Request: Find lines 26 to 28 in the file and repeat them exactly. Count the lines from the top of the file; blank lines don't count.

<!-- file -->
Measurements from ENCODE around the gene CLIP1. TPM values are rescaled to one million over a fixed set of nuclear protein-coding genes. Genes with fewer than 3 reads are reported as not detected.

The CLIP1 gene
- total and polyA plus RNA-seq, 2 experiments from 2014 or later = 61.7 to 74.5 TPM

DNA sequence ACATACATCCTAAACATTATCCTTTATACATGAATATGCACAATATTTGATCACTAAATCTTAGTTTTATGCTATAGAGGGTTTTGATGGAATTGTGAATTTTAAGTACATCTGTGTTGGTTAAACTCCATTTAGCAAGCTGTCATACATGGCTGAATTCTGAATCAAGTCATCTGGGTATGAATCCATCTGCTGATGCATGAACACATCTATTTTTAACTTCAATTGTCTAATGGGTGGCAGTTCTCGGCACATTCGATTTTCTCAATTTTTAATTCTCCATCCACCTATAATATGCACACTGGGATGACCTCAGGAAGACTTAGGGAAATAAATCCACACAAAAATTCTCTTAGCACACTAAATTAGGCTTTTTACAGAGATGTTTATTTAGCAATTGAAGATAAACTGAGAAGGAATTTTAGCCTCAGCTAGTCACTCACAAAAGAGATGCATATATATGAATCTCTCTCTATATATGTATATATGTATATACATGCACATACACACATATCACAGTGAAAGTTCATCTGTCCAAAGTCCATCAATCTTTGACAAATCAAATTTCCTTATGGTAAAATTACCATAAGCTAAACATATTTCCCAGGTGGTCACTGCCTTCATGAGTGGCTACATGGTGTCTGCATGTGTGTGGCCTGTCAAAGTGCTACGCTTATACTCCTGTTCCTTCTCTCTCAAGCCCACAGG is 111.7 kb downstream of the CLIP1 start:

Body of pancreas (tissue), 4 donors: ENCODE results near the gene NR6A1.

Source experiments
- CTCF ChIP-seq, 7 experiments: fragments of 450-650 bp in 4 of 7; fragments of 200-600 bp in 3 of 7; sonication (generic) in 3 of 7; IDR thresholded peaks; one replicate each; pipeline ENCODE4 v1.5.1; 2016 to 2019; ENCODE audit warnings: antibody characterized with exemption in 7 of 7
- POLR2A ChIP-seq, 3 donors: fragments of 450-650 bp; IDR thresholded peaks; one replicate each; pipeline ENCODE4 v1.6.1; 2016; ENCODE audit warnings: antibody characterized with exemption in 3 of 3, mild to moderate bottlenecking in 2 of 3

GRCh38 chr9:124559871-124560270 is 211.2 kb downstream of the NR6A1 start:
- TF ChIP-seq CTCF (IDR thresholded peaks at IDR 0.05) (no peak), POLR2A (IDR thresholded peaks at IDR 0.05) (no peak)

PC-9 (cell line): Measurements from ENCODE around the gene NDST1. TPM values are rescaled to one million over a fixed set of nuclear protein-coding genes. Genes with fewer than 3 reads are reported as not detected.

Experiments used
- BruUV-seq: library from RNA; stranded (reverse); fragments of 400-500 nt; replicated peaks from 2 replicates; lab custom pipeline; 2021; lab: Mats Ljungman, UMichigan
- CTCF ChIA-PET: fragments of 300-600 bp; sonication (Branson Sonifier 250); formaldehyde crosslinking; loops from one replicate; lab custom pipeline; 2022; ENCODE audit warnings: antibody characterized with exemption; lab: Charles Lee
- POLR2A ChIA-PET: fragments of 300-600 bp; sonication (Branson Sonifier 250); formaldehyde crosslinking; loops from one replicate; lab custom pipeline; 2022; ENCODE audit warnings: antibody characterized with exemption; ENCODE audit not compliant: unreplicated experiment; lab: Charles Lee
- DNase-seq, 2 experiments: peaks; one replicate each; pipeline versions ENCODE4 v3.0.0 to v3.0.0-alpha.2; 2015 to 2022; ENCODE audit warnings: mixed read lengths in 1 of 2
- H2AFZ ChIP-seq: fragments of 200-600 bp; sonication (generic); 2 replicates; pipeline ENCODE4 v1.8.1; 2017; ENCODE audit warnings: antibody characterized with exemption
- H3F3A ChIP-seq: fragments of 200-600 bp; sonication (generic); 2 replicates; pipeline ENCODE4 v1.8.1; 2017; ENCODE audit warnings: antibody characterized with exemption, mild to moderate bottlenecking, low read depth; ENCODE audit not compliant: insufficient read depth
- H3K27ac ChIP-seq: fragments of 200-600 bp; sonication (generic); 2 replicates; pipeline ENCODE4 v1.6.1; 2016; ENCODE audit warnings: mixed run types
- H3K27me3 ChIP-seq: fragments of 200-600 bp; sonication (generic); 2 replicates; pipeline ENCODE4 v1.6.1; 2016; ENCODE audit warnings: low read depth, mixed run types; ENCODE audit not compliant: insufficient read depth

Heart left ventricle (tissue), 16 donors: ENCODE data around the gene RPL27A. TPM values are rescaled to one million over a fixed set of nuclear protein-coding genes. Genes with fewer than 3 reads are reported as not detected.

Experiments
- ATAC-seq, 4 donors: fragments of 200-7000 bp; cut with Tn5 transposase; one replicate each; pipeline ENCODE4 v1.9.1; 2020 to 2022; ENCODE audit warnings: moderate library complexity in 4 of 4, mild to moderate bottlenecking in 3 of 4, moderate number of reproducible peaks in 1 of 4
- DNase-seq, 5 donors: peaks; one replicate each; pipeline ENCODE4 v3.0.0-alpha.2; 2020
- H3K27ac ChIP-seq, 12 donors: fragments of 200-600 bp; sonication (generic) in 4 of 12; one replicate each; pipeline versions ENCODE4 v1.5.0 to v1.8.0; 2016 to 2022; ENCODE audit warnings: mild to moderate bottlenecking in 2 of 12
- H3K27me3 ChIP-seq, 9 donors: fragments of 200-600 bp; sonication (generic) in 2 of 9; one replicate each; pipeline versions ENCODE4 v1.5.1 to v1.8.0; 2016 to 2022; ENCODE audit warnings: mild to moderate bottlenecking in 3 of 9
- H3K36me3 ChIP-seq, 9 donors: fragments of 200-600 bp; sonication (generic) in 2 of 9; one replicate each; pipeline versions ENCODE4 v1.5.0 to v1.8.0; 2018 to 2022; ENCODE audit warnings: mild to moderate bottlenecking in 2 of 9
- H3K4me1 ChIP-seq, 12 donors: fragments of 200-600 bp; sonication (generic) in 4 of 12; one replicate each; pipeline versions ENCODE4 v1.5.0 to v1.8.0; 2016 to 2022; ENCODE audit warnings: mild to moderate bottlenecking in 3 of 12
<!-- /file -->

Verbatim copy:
- H3K27me3 ChIP-seq, 9 donors: fragments of 200-600 bp; sonication (generic) in 2 of 9; one replicate each; pipeline versions ENCODE4 v1.5.1 to v1.8.0; 2016 to 2022; ENCODE audit warnings: mild to moderate bottlenecking in 3 of 9
- H3K36me3 ChIP-seq, 9 donors: fragments of 200-600 bp; sonication (generic) in 2 of 9; one replicate each; pipeline versions ENCODE4 v1.5.0 to v1.8.0; 2018 to 2022; ENCODE audit warnings: mild to moderate bottlenecking in 2 of 9
- H3K4me1 ChIP-seq, 12 donors: fragments of 200-600 bp; sonication (generic) in 4 of 12; one replicate each; pipeline versions ENCODE4 v1.5.0 to v1.8.0; 2016 to 2022; ENCODE audit warnings: mild to moderate bottlenecking in 3 of 12